Quotations About / On: PAIN

  • 61.
    Life is pain and the enjoyment of love is an anesthetic.
    (Cesare Pavese (1908-1950), Italian poet, novelist, translator. The Burning Brand: Diaries 1935-1950, entry for January 19, 1938 (1952, trans. 1961).)
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  • 62.
    He is strong and pain is worse to the strong, incapacity is worse.
    (Robinson Jeffers (1887-1962), U.S. poet. Hurt Hawks (l. 9). . . Oxford Book of American Verse, The. F. O. Matthiessen, ed. (1950) Oxford University Press.)
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  • 63.
    All loss, all pain, is particular; the universe remains to the heart unhurt.
    (Ralph Waldo Emerson (1803-1882), U.S. essayist, poet, philosopher. "Spiritual Laws," Essays, First Series (1841, repr. 1847).)
  • 64.
    He has seen but half the universe who never has been shown the house of pain.
    (Ralph Waldo Emerson (1803-1882), U.S. essayist, poet, philosopher. The Journals of Ralph Waldo Emerson, vol. 2, ed. Edward W. Emerson (1909-1914).)
    More quotations from: Ralph Waldo Emerson, pain, house
  • 65.
    To not know would be a source of pain.
    (Sophocles (497-406/5 B.C.), Greek tragedian. The Women of Trachis, l. 458.)
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  • 66.
    Tragedy delights by affording a shadow of the pleasure which exists in pain.
    (Percy Bysshe Shelley (1792-1822), British poet. A Defence of Poetry (written 1821, published 1840).)
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  • 67.
    Marriage has many pains, but celibacy has no pleasures.
    (Samuel Johnson (1709-1784), British author, lexicographer. Nekayah, in The History of Rasselas, ch. 26 (1759).)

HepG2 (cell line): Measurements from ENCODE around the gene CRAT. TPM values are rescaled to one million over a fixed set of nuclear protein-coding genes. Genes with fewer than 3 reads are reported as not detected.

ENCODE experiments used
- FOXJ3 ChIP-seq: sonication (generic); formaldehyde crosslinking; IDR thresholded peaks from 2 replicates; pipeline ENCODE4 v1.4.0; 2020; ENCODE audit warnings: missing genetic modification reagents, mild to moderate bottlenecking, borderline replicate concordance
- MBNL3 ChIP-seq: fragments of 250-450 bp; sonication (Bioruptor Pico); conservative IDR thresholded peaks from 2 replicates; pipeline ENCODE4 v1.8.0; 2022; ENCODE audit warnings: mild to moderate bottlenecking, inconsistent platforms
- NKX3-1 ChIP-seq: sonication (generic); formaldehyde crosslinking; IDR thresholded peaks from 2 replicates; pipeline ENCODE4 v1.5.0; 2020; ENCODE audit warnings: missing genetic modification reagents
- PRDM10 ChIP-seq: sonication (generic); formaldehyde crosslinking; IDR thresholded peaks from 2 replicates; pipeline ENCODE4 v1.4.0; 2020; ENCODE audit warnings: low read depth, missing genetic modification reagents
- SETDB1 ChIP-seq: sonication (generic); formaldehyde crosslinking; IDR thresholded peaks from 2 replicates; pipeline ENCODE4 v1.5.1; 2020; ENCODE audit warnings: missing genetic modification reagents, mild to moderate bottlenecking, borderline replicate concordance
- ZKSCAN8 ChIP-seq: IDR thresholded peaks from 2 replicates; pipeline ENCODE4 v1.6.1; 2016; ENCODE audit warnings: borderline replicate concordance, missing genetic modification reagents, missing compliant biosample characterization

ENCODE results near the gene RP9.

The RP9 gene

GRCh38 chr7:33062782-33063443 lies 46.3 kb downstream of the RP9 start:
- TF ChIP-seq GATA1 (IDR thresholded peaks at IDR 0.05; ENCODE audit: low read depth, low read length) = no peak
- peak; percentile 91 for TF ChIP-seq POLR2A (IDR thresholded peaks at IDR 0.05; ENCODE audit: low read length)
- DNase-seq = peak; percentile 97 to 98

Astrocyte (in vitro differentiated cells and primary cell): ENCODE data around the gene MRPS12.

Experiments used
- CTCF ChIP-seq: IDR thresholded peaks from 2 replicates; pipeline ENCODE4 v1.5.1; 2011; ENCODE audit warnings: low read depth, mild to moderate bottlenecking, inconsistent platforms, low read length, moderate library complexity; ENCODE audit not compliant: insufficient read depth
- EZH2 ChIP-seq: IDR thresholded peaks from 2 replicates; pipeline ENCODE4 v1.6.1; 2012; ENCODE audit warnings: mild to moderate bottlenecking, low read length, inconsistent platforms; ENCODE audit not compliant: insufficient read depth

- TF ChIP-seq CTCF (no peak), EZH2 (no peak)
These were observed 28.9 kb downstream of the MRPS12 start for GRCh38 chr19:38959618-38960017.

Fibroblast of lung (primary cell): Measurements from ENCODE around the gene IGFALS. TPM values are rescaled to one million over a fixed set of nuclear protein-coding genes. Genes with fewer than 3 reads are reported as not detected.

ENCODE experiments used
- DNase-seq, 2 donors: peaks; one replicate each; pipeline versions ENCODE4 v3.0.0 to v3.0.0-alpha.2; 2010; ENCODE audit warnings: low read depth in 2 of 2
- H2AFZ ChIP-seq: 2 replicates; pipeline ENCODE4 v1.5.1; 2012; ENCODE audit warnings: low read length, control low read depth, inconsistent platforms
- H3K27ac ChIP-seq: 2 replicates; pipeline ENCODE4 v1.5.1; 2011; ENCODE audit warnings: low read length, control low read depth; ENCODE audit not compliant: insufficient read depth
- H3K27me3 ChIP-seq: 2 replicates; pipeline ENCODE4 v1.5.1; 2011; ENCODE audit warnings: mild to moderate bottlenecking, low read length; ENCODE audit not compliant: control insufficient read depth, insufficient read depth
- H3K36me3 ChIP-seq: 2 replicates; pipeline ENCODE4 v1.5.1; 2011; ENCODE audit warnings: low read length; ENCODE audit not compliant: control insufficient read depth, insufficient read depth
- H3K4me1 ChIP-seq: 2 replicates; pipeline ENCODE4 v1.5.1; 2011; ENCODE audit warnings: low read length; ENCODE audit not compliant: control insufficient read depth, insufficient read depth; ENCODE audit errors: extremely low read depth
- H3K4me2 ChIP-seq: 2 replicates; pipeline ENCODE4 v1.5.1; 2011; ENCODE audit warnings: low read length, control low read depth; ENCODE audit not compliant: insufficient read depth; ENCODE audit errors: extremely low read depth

More quotations from: Samuel Johnson, marriage
  • 68.
    If pleasure was not followed by pain, who would forbear it?
    (Samuel Johnson (1709-1784), British author, lexicographer. repr. in Works of Samuel Johnson, vol. 2, eds. W.J. Bate, John M. Bullitt, and L.F. Powell (1963). The Idler, no. 89, Universal Chronicle (London, December 29, 1759).)
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  • 69.
    Insects do not sting out of malice but because they also want to live: likewise our critics—they want our blood, not our pain.
    (Friedrich Nietzsche (1844-1900), German philosopher, classical scholar, critic of culture. Friedrich Nietzsche, Sämtliche Werke: Kritische Studienausgabe, vol. 2, p. 445, eds. Giorgio Colli and Mazzino Montinari, Berlin, de Gruyter (1980). Mixed Opinions and Maxims, aphorism 164, "In Favor of Critics," (1879).)
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  • 70.
    People do not become convinced of your reasons, of your sincerity or of the seriousness of your pain until you are dead.
    (Albert Camus (1913-1960), French-Algerian novelist, dramatist, philosopher. The Fall, p. 79, Gallimard (1956).)
    More quotations from: Albert Camus, pain, people
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